To start off our story, we go to the 1830s, when Andrew and Mary Stevenson Gray lived in a two-story home in Peoria, IL. Life was seemingly well for them until Mary’s brother died, and her nephew came to live with them. He brought with him grief and little else, for he tended to associate with criminals and be of no use as a drunkard. He spent a good deal of time in jail and accrued a lot of fines and fees for lawyers.

      Eventually, the Gray’s were unable to pay the debts for their nephew and had used their mortgage as a means to pay their lawyer, David Davis (no wonder he turned out to be a crap lawyer with a name like that). And as this story goes on, Mr. Davis wanted his money and brought a lawsuit against them to foreclose on the mortgage.

      Mary kicks her nephew out and when his body is found later floating in the Illinois River she curses the land with “thorns and thistles, ill luck, sickness and death to its every owner and occupant.” 1

      The land gained a quick reputation for being haunted. Stories began that Mary’s nephew could be heard crying and begging at the front door. Caretaker’s for the property refused to work there. Because the public opinion was so against David Davis, he never actually lived there and the home abandoned. What a waste!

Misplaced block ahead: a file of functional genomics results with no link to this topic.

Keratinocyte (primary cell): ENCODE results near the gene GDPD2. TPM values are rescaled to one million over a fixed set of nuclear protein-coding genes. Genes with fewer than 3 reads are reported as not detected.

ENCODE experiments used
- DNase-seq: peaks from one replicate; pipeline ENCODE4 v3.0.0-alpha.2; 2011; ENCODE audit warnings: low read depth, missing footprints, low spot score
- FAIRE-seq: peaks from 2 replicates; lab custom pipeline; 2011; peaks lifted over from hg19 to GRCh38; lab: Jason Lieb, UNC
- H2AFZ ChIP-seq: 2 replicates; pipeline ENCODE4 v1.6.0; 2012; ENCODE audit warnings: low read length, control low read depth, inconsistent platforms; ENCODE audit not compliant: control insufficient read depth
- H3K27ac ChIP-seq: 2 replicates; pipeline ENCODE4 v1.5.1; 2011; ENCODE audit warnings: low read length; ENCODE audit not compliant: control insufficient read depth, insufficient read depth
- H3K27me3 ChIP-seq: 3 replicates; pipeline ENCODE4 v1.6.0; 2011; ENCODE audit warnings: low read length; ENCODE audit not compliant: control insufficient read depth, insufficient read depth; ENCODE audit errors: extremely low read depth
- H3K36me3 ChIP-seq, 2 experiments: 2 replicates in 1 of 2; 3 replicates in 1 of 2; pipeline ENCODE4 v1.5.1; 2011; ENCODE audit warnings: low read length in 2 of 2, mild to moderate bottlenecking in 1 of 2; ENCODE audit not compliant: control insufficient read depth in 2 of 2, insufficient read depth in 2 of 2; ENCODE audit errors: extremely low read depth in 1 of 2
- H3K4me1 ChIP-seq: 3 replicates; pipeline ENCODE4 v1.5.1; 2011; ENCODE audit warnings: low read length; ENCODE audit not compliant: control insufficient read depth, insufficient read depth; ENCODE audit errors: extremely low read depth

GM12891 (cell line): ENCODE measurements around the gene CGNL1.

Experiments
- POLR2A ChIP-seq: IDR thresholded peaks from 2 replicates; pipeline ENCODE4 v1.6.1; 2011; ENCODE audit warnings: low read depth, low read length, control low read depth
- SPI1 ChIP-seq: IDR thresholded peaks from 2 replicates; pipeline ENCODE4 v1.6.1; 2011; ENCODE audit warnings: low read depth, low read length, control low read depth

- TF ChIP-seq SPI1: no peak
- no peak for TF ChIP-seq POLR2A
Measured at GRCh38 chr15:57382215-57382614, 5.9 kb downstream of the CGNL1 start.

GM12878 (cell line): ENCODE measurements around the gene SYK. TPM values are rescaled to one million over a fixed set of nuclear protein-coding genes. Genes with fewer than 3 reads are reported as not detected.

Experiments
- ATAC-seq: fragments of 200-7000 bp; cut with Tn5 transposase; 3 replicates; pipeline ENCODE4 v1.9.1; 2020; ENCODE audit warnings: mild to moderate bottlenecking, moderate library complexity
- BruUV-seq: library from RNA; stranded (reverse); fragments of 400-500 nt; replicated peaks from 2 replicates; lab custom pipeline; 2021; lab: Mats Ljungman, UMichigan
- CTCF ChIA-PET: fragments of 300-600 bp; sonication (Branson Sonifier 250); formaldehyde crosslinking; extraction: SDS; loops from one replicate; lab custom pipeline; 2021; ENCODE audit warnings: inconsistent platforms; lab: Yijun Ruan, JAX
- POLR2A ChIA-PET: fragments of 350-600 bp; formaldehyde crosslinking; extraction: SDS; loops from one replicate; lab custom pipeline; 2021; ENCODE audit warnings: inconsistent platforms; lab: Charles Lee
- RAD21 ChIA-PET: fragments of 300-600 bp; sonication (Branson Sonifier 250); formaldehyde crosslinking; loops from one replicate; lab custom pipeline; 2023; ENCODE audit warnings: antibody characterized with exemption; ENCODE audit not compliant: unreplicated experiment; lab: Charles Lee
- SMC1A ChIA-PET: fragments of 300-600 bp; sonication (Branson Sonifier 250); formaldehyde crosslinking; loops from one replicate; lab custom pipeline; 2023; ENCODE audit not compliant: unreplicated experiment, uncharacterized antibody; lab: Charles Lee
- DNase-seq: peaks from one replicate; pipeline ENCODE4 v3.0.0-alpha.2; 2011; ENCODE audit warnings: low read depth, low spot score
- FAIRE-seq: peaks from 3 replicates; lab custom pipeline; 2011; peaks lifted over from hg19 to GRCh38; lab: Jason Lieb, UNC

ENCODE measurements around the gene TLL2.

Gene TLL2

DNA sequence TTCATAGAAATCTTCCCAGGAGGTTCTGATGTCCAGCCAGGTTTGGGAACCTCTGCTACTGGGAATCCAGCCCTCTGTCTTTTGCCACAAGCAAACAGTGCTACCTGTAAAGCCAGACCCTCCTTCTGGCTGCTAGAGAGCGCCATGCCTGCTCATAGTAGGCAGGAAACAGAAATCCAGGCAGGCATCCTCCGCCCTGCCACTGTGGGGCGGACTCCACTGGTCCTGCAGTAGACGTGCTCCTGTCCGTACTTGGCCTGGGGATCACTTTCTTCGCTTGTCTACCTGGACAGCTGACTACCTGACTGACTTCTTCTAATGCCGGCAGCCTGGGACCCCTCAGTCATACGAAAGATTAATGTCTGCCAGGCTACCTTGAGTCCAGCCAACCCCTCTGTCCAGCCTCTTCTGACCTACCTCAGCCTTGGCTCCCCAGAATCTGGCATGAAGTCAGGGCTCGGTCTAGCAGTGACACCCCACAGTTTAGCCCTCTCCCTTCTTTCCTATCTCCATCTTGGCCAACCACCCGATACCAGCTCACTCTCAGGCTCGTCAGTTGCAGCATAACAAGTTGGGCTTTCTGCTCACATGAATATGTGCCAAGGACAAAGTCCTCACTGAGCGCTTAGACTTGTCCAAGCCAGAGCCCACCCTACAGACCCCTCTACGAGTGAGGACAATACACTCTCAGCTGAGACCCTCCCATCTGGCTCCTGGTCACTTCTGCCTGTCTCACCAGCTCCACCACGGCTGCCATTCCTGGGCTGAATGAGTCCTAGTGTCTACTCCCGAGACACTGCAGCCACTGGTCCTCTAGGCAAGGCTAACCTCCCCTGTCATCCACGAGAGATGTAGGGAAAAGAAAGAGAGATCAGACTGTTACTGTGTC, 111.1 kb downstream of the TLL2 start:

It’s unclear what or how Mary and Andrew spent the rest of their lives, however there is a legend that states that on the night the house caught fire, the local’s saw the ghost of Mary in the flames, dancing and laughing as the house burned.

Gov. Thomas Ford

      The property then becomes the home of Gov. Thomas Ford, who was thought to already have been cursed prior to moving in.2 (Side note: dude went to Transylvania University… I’m being superficial here, but again, what a name.)3

      Within quick succession he lost his wife to stomach cancer, then died a few weeks after. Mrs. Ford died of cancer of the stomach October 12th, 1850, aged 38 years; and the Governor, then removed to the residence of Mr. Andrew Gray, already in the last stages of consumption, breathed his last on Sunday, November the 3d of the same year… 4

      According to “Tomes of Terror“, the property is then given to an ex-slave, Tom Lindsay. Lindsay had recently been freed by the Emancipation Proclamation, and the son of his ex-master purchased a portion of the property and allowed him to live there.5 However, he wasn’t a slave and bought property himself, though I can find nothing on what property he bought.6